Mov 470 MS lecture - Multiple Sclerosis By Amy Crawley By...

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Unformatted text preview: Multiple Sclerosis By Amy Crawley By Exercise has not been shown to affect the Exercise prognosis or progression of MS but it will improve symptoms and quality of life. improve The goal of exercise is to make the quality The of life better… of Review : The Role of the Nervous System The The eventual role of the nervous system is the The control of various bodily activities: control Contraction of appropriate skeletal muscle Contraction of smooth muscle (internal Contraction organs) organs) Secretion of active chemical substances by Secretion both exocrine and endocrine glands in many parts of the body parts Figure 1 Myelinated Nerve Figure Figure 5-16 Function of the Schwann Figure cell to insulate nerve fibers. A, Wrapping of a Schwann cell membrane around a large axon to form the myelin sheath of the myelinated nerve fiber. B, Partial wrapping of the membrane and cytoplasm of a Schwann cell around multiple unmyelinated nerve fibers (shown in cross section). (A, Modified from Leeson TS, Leeson R: Histology. Synapses Synapses The synapse is the junction point from one The neuron to the next neuron Determine the directions the nervous Determine signals will spread signals Performs a selective action Memory is a function of synapses. The Memory disease of MS attacks these synapses so they cannot transmit a signal. (stored in Nerve with Myelin Nerve Sensory Receptors Sensory Activities of the nervous system are initiated by excitation Activities of sensory receptors of The experience can cause an immediate reaction or for a The memory to be stored There are multiple sensory areas where information enters There the CNS through peripheral nerves. the 99% of all sensory information is discarded by the brain as 99% irrelevant. irrelevant. Transduction of Nerve Signals Action potentials occur only at the node of Ranvier Action – The nerve impulse ‘jumps’ down the fiber from The node to node to be exposed to extracellular fluid propagating the action potential (Saltatory conduction) conduction) – This causes an increase in the velocity of the This depolarization process 5-50 fold, only the nodes depolarize requiring little metabolism to maintain concentration of ions and also allows for repolarization to occur with very little transfer of ions transfer Multiple Sclerosis Multiple Historical Perspective First described by a French neurologist, First Jean Martin Charcot, in 1868 Jean – He noted the accumulation of inflammatory He cells in a perivascular distribution within the brain and spinal cord white matter of patients with intermittent episodes of neurological dysfunction dysfunction – This led to the term sclerose en plaques disseminees, or multiple sclerosis disseminees or Historical continued… Historical In 1933 Thomas Rivers, at the Rockefeller In Institute, demonstrated an autoimmune, at times demyelinating, disease in mammals with the immunization of CNS myelin with EAE: Experimental Autoimmune EAE: Encephalomyelitis has led to the generally accepted hypothesis that multiple sclerosis is secondary to an autoimmune response to secondary self-antigens in a genetically susceptible host (typically something triggers it…such as (typically Hypothetical confirmed genetic Hypothetical Causes Genetic Propensity: only Genetic feature from the MHC on chromosome 6p21, believed to be multiple gene involvement Environmental factors: (e.g., viral Environmental infections, bacterial polysaccharides, superantigens) may expose macrophages and microglial cells to myelin antigens resulting in the activation and proliferation of T lymphocytes that destroy the myelin sheath. sheath. Pathology of Multiple Sclerosis Pathology 4 pathological categories: 1-The basis of myelin protein loss 2-The geography and extension of 2-The plaques plaques 3-The patterns of oligodendrocyte 3-The destruction destruction 4-The immunopathological evidence 4-The of complement activation of Pathology of Multiple Sclerosis Pathology Brain tissue of individuals with MS reveal Brain multiple sharply demarcated plaques in the CNS white matter with a predilection to the optic nerves and white matter tracts of the periventricular regions, brain stem, and spinal cord spinal Substantial axonal injury with axonal Substantial transections is abound through active MS lesions lesions Profile of Inflammatory Cell Profile Active lesions are characterized by Active perivascular infiltration of oligoclonal autoreactive T cells oligoclonal Lesions of MS are primarily Lesions inflammatory and demyelinating and that axonal loss may occur early in the disease course leading to the development of irreversible disability irreversible MS Facts MS Two times as prevalent in females Symptoms manifest during young adulthood but Symptoms often go undiagnosed often Incidence much higher in Caucasian pop. Higher Incidence in cooler climates (above 40 Higher degree latitude) degree Prevalence rate of about 1 in 600 This is the most common neurological disease This affecting young adults MS is unpredictable with symptoms that intensify MS (relapse) and then improve (remission). (relapse) Types of Multiple Sclerosis Types RRMS-Relapsing Remitting MS (85-90%) – Identified by episodes of acute attacks on Identified neurological functioning followed by periods without disease progression and sometimes nearly complete recovery nearly – Symptoms may develop over hours to several Symptoms days and persist for up to eight weeks and then disappearing disappearing – Early immunotherapy prevents onset of Early secondary progressive multiple sclerosis disease disease Types of Multiple Sclerosis Types SPMS-Secondary Progressive MS – Begins with a RRMS course at onset followed Begins by progression with or without relapses, remissions or plateaus remissions – Steady (continuous) and chronic increase of Steady physical symptoms and disability physical – Approximately 40% of RRMS patients develop Approximately SPMS within 10 years of initial diagnosis – Some can be diagnosed right off of the bat Types of Multiple Sclerosis Types PPMS-Primary Progressive MS (1015%) – Indicated by a gradual and worsening onset of Indicated symptoms continuously without interruption by distinct relapses distinct – Tends to occur in older individuals and males – Presents with fewer lesions on MRI and lower Presents levels of inflammatory markers levels – Lacks any form of response to immunotherapy Lacks Types of Multiple MS Sclerosis Types PRMS-Progressive Relapsing – 10% of MS patients 10% – Sometimes referred to as malignant MS Sometimes because death occurs within several months because – Characterized by absence of acute attacks, Characterized instead involves a gradual clinical decline instead – Possible to have a singular episode (ex: temp Possible loss of sight) loss – Lacks response to any form of immunotherapy **People can also have ‘singular sclerosis’ **People Symptoms of MS Symptoms Severe Fatigue Tremors Vision-Optic neuritis Balance, Coordination Balance, and Gait and Dizziness from Brain Dizziness Stem Dysfunction Stem Seizures Cognition Dysfunction Cognition (~30%) (~30%) Paresthesia (burning) Sexual Dysfunction Incontinence Weakness/clumsy Spactisity (loss of Spactisity ability of the muscles to interact.) to Exercise and Symptoms Patients should NOT exercise to fatigue, MS symptoms are exacerbated by heat, stress (mental or physical), and anxiety. 50% of patients will experience memory lapses (cognitive dysfunctions) Their muscles loss the ability to communicate or interact with each other (Spactisity). This does not mean their muscles are incapable of activity. Diagnostic Criteria Diagnostic Clinical event – Presence of neurological dysfunction evidenced by an Presence attack of symptoms attack MRI-Magnetic Resonance Imaging – findings showing 2-3 typical lesions has around a 90% findings risk of developing MS risk – Sensitive but less specific diagnosis – Beneficial in predicting future disability, disease Beneficial activity and early diagnosis activity Cerebrospinal Fluid Analysis – Increase in immunoglobulin G (IgG) in response to Increase myelin antigens myelin MRI Lesion Image MRI Two images of a 48 yr old woman with RRMS showing a ring type lesion and pressure on surrounding brain tissue. Inflammation is shown in white part of Inflammation cat scan cat FIG. 3. T1-weighted post contrast (left) and CSE T1-weighted T2-weighted (right) images of a 48-year-old woman with RR MS show a ring enhancing lesion and corresponding complex appearance on the T2 image. appearance NeuroRx. 2005 April; 2(2): 277–303. NeuroRx. Copyright © 2005, The American Society MRI Normal/MS Image: Demonstrates the actual loss of gray MRI matter that relates to physical disability, cognitive dysfunction, and brain atrophy. matter Space is shown – Brain matter is actually lost Individualized Treatment Individualized No standard recommendations for treatment 10-20% of patients with MS have no need 10-20% of treatment due to a benign course of The goal for RRMS is to reduce the The frequency and severity of relapses and postpone the onset of SPMS postpone The goal for SPMS is to prevent The progressive worsening of the disease progressive Drug Therapies Drug Corticosteroids-until recently were the only Corticosteroids-until option recommended for treatment of acute disabling attacks because they shorten the duration of symptoms duration Over the last ten years 6 new disease Over modifying drugs were approved by the FDA for treatment of MS FDA Beta-Interferons Beta-Interferons Avonex, Betaseron, Rebif – First choice of treatment for patients with First RRMS (typically are the first treatment given…you cant miss a dose..take every other day…helps keep lessions from continuing) day…helps – These drugs are immune modulators (example: These reduce T cell proliferation) reduce – Do not reverse fixed deficits – Should be considered early in the course of the Should disease disease – Differ based on dosage (of interferon beta), Differ route and frequency of administration route Glatiramer Acetate Glatiramer Copaxone – A synthetic copolymer consisting of four amino synthetic acids A:K:E:Y (some immunological similarities to myelin basic protein) similarities – Interferes with antigen specific T cell activation – Subcutaneously administered – Second choice of treatment for RRMS New Developments New A whole new range of treatment strategies whole are under investigation are Recent observations of axonal damage early in the disease course and increasing disability despite optimal anti-inflammatory treatment Emphasize the need for rigorous Emphasize investigation of neuroprotective treatment investigation Exercise Testinga >15% PredictionExercise test has Prediction from submax error in this population error Measure HR, RPE, BP, but patients with Measure MS can have a blunted HR response and a decrease in BP with exercise Preferred mode is a bike (with foot straps) Preferred or treadmill Temperature should be 72 – 76 degrees VERY IMPORTANT to ask for sensory VERY awareness during testing awareness Exercise Prescription Exercise Aerobic goal – increase or maintain current Aerobic function 30-40min sess/3 days a wk/ 60function 85% peak HR (4-6 months) Strength goal – functional fitness (do not Strength perform on endurance/aerobic days) 2-3 days/wk using large muscle groups…fxnal fitness fitness Strength and aerobic occur on different Strength days …not the same days Flexibility goal – Increase maintain ROM, Flexibility Safety Considerations It is important to anticipate accidents, monitor the room and patient movements to prevent falls They might need frequent breaks for fluid before, during and after exercise Fatigue level is your intensity guide focus on what the CAN do. NO 1RM testing for this population, use 10RM Do not have a patient perform cervical flexion (chin to chest) will cause a brief but stabbing electrical shock down their neck and spinal cord called Lhermitte’s sign. ...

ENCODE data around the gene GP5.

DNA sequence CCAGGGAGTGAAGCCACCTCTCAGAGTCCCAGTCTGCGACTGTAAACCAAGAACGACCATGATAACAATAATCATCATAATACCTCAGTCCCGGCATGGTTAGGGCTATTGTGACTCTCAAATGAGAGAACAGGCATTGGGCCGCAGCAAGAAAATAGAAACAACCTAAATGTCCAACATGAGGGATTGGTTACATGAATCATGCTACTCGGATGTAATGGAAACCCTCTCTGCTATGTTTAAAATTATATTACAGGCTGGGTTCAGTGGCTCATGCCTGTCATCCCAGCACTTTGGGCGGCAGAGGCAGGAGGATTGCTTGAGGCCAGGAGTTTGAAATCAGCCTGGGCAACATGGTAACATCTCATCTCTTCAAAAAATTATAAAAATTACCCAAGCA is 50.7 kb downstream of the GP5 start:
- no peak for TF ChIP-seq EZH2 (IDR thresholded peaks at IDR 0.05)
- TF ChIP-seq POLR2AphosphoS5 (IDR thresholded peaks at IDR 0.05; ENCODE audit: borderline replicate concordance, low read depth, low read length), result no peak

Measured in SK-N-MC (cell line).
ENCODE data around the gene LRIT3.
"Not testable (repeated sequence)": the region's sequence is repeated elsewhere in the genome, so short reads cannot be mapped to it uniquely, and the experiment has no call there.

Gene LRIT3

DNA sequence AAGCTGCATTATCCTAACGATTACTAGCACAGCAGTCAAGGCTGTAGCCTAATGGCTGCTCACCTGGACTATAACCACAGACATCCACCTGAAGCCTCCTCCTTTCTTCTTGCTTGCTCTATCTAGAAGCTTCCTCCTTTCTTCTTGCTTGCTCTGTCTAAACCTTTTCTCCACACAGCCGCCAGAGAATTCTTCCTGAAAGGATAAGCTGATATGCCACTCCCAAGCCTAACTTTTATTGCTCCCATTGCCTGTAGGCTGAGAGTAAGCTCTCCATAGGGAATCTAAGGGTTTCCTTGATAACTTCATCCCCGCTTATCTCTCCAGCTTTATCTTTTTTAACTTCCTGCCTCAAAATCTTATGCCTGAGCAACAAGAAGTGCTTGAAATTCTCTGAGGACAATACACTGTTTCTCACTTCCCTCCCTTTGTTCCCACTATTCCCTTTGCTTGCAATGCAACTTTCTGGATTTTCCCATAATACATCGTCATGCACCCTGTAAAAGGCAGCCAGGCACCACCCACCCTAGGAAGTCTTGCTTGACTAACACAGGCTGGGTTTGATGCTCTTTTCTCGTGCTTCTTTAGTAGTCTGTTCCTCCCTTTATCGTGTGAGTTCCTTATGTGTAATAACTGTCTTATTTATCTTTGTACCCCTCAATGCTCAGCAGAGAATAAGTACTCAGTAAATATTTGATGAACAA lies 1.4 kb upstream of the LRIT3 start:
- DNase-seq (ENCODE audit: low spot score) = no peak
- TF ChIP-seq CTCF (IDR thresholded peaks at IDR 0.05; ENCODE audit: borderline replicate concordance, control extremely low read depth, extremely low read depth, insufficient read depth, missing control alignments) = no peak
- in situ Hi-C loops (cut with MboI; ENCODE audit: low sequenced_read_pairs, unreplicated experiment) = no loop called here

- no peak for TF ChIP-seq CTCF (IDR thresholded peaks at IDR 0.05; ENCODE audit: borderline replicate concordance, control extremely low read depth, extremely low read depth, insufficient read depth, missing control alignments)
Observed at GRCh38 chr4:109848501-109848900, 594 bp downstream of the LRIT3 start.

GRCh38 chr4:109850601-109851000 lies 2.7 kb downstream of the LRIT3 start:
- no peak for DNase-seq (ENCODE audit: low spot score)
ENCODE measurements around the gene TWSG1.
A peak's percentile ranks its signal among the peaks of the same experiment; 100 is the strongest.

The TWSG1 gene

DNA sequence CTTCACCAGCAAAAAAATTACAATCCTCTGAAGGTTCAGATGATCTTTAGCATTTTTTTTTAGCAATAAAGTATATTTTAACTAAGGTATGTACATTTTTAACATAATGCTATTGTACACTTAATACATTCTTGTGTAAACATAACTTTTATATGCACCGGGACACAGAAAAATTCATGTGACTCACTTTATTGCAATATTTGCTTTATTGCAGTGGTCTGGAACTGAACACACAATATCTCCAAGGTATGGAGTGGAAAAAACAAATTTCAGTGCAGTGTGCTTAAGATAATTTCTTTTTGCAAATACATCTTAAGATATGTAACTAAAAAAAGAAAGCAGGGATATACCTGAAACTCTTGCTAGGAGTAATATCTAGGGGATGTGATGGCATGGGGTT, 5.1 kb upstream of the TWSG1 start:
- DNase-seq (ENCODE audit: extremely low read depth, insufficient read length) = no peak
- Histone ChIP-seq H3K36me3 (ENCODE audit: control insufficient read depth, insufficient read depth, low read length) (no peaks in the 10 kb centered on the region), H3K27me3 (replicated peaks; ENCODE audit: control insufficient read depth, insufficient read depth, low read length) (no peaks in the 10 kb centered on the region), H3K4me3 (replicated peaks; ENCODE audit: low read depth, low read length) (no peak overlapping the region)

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This note was uploaded on 05/29/2011 for the course MOV 470 taught by Professor Crawley during the Spring '11 term at Grand Valley State University.